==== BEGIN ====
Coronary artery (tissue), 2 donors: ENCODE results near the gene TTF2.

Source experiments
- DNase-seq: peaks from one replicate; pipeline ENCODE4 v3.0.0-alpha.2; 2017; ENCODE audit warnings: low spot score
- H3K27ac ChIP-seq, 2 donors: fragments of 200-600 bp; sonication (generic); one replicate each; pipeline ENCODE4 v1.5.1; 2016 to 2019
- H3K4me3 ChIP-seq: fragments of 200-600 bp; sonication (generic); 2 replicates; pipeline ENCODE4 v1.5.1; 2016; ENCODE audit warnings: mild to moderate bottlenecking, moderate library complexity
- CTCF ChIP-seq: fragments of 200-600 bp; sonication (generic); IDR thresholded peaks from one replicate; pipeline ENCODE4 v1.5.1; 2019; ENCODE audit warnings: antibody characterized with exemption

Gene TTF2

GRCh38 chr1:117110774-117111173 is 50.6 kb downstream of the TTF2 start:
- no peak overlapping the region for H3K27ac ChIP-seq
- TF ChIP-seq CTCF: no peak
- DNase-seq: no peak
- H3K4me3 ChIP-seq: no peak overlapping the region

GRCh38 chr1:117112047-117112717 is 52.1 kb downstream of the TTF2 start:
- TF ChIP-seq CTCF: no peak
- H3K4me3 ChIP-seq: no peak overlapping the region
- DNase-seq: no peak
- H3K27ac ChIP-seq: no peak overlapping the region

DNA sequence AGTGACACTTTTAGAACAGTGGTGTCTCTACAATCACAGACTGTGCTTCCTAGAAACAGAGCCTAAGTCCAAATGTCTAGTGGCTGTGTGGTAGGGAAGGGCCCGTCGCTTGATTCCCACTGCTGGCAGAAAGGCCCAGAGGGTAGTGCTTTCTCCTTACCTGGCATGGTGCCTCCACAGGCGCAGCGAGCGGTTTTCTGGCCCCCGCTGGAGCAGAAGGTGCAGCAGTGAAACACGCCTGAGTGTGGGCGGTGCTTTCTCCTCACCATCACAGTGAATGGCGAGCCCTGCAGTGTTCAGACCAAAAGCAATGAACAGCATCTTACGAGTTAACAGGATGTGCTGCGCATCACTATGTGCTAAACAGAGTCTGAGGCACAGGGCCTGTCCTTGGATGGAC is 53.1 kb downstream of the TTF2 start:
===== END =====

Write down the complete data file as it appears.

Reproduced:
Coronary artery (tissue), 2 donors: ENCODE results near the gene TTF2.

Source experiments
- DNase-seq: peaks from one replicate; pipeline ENCODE4 v3.0.0-alpha.2; 2017; ENCODE audit warnings: low spot score
- H3K27ac ChIP-seq, 2 donors: fragments of 200-600 bp; sonication (generic); one replicate each; pipeline ENCODE4 v1.5.1; 2016 to 2019
- H3K4me3 ChIP-seq: fragments of 200-600 bp; sonication (generic); 2 replicates; pipeline ENCODE4 v1.5.1; 2016; ENCODE audit warnings: mild to moderate bottlenecking, moderate library complexity
- CTCF ChIP-seq: fragments of 200-600 bp; sonication (generic); IDR thresholded peaks from one replicate; pipeline ENCODE4 v1.5.1; 2019; ENCODE audit warnings: antibody characterized with exemption

Gene TTF2

GRCh38 chr1:117110774-117111173 is 50.6 kb downstream of the TTF2 start:
- no peak overlapping the region for H3K27ac ChIP-seq
- TF ChIP-seq CTCF: no peak
- DNase-seq: no peak
- H3K4me3 ChIP-seq: no peak overlapping the region

GRCh38 chr1:117112047-117112717 is 52.1 kb downstream of the TTF2 start:
- TF ChIP-seq CTCF: no peak
- H3K4me3 ChIP-seq: no peak overlapping the region
- DNase-seq: no peak
- H3K27ac ChIP-seq: no peak overlapping the region

DNA sequence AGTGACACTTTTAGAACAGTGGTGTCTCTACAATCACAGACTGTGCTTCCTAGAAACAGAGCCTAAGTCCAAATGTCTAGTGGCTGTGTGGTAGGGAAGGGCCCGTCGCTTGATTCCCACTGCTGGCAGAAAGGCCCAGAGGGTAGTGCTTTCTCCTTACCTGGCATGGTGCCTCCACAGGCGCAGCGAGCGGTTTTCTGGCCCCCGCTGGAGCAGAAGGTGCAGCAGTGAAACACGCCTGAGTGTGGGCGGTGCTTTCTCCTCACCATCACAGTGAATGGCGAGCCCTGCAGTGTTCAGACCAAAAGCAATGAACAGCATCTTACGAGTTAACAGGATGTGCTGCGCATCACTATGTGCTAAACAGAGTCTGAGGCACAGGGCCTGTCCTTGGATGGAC is 53.1 kb downstream of the TTF2 start: